Book: The Sword of Six Worlds by Matt Mikalatos

Click to check out Sword of Six Worlds on Amazon!
Click to check out Sword of Six Worlds on Amazon!

The first time I read The Lion, the Witch and the Wardrobe, I was probably 10 years old. I just remember enjoying the story, marveling at the magical world of Narnia. As I grew up, I heard that The Chronicles of Narnia were spiritual allegories, and as I reflected on the plot of the book, I could see what they meant. I didn’t actually reread that first book until college, and the story’s blatant theology caught me off guard (J. R. R. Tolkien famously called the books ‘crude allegory’).

In retrospect, I’m glad college-me was more spiritually perceptive than 10-year-old me.

I would’ve loved the chance to read Narnia with my parents, for them to help me see the biblical themes. I can imagine that such a book would be a useful tool for parents today looking for a fun book to help their kids talk about Jesus and theology at their level.

Enter Matt Mikalatos’ new book The Sword of Six Worlds: a tremendous book and wonderful resource.Continue reading

Book Review: Empire (Orson Scott Card)

Don't let the bad photoshop fool you... this is a wicked-awesome book!Anyone who reads Orson Scott Card – the author of the insanely awesome Ender saga – knows that he’s one of the best Science Fiction writers around.  His stories reflect what is best and worst about our natures, and use gripping, thrilling, so-awesome-you-have-to-read-it-twice narrative to do it.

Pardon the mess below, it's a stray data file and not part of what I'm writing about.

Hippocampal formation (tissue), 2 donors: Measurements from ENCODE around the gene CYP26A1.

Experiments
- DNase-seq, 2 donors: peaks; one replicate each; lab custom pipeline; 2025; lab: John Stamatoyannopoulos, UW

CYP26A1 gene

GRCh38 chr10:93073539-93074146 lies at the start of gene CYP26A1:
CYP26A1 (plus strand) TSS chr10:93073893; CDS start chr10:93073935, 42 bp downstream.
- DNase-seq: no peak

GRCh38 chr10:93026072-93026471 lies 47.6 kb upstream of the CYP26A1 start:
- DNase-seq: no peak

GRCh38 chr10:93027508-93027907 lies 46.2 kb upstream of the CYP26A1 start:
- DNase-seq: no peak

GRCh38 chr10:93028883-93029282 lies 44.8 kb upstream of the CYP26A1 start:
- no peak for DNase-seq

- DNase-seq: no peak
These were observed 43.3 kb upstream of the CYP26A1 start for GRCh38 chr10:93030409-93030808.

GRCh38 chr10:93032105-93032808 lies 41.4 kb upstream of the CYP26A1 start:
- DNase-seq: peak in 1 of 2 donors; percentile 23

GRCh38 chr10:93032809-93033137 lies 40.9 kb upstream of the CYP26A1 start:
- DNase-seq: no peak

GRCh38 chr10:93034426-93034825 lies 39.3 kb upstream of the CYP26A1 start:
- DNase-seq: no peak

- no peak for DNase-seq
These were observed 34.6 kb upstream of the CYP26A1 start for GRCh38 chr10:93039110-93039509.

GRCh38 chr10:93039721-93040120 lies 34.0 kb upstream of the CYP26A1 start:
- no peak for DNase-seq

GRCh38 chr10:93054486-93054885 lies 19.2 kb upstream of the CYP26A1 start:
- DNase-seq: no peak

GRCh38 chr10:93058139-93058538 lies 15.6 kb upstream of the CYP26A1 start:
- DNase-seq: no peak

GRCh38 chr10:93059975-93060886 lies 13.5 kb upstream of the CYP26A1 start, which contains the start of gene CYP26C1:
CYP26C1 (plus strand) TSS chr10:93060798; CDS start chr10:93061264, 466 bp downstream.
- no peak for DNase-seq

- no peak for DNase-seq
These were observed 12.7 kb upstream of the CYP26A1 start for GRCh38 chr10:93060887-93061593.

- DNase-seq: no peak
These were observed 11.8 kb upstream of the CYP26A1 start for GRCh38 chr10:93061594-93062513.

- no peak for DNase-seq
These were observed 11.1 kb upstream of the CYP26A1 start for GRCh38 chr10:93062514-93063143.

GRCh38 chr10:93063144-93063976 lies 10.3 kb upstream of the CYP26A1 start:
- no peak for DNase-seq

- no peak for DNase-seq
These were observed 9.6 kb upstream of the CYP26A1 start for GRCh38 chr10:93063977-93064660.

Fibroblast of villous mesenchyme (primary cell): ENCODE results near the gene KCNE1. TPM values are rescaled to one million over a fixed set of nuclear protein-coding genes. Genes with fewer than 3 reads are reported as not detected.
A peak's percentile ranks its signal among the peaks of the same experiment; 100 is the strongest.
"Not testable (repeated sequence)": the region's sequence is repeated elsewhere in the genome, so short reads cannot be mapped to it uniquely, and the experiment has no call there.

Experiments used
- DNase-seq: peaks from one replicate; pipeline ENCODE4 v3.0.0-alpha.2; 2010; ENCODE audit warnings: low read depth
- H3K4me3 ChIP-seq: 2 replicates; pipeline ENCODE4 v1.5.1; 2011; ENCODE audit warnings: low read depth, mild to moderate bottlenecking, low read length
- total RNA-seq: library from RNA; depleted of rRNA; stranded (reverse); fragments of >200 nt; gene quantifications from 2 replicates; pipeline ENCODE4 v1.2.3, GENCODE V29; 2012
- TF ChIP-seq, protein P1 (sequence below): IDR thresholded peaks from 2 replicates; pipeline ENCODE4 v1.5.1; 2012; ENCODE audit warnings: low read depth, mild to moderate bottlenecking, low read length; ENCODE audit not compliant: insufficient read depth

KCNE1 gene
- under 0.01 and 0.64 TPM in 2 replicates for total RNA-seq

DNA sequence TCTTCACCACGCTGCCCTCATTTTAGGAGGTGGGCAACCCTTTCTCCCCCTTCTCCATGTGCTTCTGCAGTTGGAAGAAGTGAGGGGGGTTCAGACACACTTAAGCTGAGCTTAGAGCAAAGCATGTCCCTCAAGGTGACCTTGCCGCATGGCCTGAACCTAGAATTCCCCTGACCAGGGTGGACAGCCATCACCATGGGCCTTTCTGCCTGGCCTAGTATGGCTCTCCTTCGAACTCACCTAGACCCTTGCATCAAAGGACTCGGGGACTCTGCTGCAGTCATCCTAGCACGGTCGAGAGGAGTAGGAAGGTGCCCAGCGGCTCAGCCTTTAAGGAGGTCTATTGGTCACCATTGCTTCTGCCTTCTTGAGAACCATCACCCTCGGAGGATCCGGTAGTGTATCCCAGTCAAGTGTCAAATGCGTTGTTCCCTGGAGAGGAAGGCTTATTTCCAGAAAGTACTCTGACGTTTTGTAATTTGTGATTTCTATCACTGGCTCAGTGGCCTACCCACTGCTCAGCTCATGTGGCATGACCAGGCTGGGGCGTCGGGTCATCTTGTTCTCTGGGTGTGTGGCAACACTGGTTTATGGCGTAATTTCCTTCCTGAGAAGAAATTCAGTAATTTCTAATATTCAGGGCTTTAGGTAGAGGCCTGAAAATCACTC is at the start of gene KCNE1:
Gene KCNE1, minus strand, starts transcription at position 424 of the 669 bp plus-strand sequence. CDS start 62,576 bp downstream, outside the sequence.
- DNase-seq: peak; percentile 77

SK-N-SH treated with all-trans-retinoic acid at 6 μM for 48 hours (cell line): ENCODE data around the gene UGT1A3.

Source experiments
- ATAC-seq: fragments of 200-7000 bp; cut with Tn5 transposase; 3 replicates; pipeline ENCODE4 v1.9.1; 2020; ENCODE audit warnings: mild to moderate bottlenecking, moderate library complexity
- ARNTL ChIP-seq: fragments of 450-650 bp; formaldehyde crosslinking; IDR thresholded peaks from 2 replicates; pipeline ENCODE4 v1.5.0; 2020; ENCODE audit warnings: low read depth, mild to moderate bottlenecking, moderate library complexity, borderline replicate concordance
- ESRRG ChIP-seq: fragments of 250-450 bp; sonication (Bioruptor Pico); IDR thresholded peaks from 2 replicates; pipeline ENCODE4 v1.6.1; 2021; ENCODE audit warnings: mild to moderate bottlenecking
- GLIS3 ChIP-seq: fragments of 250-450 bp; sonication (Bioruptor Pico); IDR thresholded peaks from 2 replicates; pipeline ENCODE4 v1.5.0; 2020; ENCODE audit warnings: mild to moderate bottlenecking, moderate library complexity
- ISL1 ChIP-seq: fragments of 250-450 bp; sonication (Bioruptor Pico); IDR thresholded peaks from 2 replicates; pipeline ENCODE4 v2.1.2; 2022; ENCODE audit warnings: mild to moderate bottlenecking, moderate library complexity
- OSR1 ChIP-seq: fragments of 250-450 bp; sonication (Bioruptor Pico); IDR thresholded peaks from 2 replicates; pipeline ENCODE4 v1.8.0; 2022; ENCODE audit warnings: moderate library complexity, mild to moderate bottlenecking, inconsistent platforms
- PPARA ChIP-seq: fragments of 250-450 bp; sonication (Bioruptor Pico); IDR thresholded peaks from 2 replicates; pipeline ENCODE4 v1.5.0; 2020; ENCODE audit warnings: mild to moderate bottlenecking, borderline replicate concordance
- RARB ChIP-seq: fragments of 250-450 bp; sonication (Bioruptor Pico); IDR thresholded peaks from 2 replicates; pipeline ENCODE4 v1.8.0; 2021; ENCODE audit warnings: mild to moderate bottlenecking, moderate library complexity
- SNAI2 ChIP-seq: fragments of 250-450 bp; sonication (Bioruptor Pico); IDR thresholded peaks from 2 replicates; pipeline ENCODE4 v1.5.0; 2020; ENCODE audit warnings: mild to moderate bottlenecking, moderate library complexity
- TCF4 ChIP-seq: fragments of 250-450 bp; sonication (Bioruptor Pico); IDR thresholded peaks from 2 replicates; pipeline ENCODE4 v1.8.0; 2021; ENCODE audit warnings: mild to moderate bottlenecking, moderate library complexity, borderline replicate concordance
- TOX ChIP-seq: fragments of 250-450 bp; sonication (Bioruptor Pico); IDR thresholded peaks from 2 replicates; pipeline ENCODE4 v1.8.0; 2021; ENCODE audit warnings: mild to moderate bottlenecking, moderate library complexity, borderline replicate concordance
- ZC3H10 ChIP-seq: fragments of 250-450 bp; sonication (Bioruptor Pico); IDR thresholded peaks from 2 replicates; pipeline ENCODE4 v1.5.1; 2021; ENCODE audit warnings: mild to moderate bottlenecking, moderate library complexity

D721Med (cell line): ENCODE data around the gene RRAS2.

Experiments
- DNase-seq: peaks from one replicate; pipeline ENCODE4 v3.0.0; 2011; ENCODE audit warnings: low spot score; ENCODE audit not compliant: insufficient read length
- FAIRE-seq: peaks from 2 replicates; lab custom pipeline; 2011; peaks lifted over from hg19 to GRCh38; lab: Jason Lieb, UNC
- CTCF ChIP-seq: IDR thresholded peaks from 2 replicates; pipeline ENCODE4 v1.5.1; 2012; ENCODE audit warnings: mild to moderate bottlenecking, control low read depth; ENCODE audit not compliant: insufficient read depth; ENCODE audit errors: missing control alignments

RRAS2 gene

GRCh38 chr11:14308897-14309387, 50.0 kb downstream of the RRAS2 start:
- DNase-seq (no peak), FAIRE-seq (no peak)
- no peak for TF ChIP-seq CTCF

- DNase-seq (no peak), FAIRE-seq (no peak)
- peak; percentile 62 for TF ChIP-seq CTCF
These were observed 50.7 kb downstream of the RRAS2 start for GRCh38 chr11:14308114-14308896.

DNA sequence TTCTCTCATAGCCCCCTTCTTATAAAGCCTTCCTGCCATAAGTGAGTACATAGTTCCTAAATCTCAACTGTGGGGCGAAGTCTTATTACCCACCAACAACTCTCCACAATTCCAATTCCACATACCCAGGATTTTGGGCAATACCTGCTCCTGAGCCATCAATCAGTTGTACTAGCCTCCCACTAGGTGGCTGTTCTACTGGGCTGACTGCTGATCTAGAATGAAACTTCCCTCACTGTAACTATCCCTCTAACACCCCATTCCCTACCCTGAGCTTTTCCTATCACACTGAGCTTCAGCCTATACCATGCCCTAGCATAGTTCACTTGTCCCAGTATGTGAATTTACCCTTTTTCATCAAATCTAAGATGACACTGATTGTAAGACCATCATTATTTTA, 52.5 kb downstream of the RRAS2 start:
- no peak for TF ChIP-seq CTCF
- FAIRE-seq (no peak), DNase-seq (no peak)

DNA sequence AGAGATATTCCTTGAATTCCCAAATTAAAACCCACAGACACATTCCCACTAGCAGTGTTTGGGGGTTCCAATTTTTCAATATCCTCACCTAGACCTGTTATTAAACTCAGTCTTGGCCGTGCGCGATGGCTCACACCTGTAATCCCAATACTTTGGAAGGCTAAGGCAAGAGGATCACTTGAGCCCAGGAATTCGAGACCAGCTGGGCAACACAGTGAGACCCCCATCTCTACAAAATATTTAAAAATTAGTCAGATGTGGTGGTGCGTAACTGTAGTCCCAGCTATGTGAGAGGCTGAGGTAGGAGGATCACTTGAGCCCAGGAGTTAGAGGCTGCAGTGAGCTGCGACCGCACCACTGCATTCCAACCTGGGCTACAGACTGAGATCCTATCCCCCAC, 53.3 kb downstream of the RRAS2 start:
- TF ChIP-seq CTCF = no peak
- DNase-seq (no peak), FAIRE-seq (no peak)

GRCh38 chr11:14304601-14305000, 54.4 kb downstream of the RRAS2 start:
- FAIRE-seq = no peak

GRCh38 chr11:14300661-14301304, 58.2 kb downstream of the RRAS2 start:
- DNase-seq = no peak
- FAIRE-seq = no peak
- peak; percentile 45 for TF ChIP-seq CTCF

Empire is no different.  It’s the story of the Second American Civil War.

The book feels as though it’s set tomorrow.  Foreign terrorists assassinate the President and Vice President, and shortly thereafter a group of either right- or left-wing radicals take over New York City, declaring themselves to be the liberators of America.  States quickly move to choose sides and the fighting begins.

What makes Card’s tale so compelling is the frightening plausibility of it.  Card’s America is as sharply divided along party lines as is ours, so this war is not fought across the Mason-Dixon line; instead, it’s red-state/blue-state, urban/rural.  The divisive, divided rhetoric could be taken from any number of email forwards so lovingly sent around – not to mention FOX News or CNN.

Perhaps most intriguing is Card’s comparison of America to Rome – not the Empire, but the Republic.

Card argues – through one of his more interesting characters – that America is not an Empire because were we to disappear as a nation today, our culture would not endure in the world the way Rome’s did.  Rather, America exists as did Rome at the end of her republic phase: broken by infighting and divisions, unable to stand strong on the world stage.

Only when Rome was united under a strong leader was she able to become probably the greatest empire the world had ever known.  And so Card begs us to ask, Will we follow those currents of history, ride along in Rome’s wake?

One of the more inflamatory passages in the book sums his probing well: “We don’t want individual liberty because we don’t want individual responsibility.  We want somebody else to take care of us.  If we had a dictator who did a better job of it than our presenty system, then as long as he pretended to respect Congress, we’d lick his hands like a dog.

Bottom line: A great, quick thriller that will make you rethink your politics.

Bonus!  Card just released a sequel called Hidden Empire.  I can’t wait to read it!